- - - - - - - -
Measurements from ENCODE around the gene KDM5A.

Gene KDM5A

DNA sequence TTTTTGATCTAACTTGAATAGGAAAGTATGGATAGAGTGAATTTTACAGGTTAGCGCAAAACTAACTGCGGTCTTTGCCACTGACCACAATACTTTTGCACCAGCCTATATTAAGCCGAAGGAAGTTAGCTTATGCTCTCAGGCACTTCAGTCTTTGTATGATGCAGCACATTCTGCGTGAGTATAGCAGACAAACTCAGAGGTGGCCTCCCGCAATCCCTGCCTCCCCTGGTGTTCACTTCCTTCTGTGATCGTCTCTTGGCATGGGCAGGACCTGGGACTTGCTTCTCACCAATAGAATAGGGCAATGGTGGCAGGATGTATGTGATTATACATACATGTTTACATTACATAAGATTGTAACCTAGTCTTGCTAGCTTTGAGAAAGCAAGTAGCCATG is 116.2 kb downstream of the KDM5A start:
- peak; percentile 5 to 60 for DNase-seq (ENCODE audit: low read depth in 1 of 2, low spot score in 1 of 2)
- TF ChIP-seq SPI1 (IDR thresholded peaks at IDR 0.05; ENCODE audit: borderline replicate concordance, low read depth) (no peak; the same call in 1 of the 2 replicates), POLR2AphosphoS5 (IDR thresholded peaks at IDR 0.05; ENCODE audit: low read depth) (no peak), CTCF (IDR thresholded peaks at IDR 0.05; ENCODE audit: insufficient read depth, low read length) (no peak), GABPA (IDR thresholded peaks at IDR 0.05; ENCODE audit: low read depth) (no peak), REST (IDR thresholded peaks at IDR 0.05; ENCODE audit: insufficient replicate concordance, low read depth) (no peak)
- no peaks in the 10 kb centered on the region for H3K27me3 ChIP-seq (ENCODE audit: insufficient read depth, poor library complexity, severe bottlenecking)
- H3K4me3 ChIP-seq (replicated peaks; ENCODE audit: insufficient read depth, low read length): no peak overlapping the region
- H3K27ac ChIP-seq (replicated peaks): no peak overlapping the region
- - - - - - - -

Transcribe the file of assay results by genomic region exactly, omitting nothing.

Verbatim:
Measurements from ENCODE around the gene KDM5A.

Gene KDM5A

DNA sequence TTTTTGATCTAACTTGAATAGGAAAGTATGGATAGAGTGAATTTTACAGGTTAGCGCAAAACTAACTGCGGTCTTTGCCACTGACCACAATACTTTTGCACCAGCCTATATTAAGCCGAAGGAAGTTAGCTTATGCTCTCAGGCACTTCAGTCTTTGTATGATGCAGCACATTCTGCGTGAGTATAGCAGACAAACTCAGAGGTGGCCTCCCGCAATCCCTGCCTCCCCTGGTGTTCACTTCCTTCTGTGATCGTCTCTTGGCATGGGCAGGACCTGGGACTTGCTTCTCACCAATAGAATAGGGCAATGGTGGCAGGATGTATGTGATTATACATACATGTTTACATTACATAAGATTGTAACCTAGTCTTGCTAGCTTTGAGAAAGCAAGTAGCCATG is 116.2 kb downstream of the KDM5A start:
- peak; percentile 5 to 60 for DNase-seq (ENCODE audit: low read depth in 1 of 2, low spot score in 1 of 2)
- TF ChIP-seq SPI1 (IDR thresholded peaks at IDR 0.05; ENCODE audit: borderline replicate concordance, low read depth) (no peak; the same call in 1 of the 2 replicates), POLR2AphosphoS5 (IDR thresholded peaks at IDR 0.05; ENCODE audit: low read depth) (no peak), CTCF (IDR thresholded peaks at IDR 0.05; ENCODE audit: insufficient read depth, low read length) (no peak), GABPA (IDR thresholded peaks at IDR 0.05; ENCODE audit: low read depth) (no peak), REST (IDR thresholded peaks at IDR 0.05; ENCODE audit: insufficient replicate concordance, low read depth) (no peak)
- no peaks in the 10 kb centered on the region for H3K27me3 ChIP-seq (ENCODE audit: insufficient read depth, poor library complexity, severe bottlenecking)
- H3K4me3 ChIP-seq (replicated peaks; ENCODE audit: insufficient read depth, low read length): no peak overlapping the region
- H3K27ac ChIP-seq (replicated peaks): no peak overlapping the region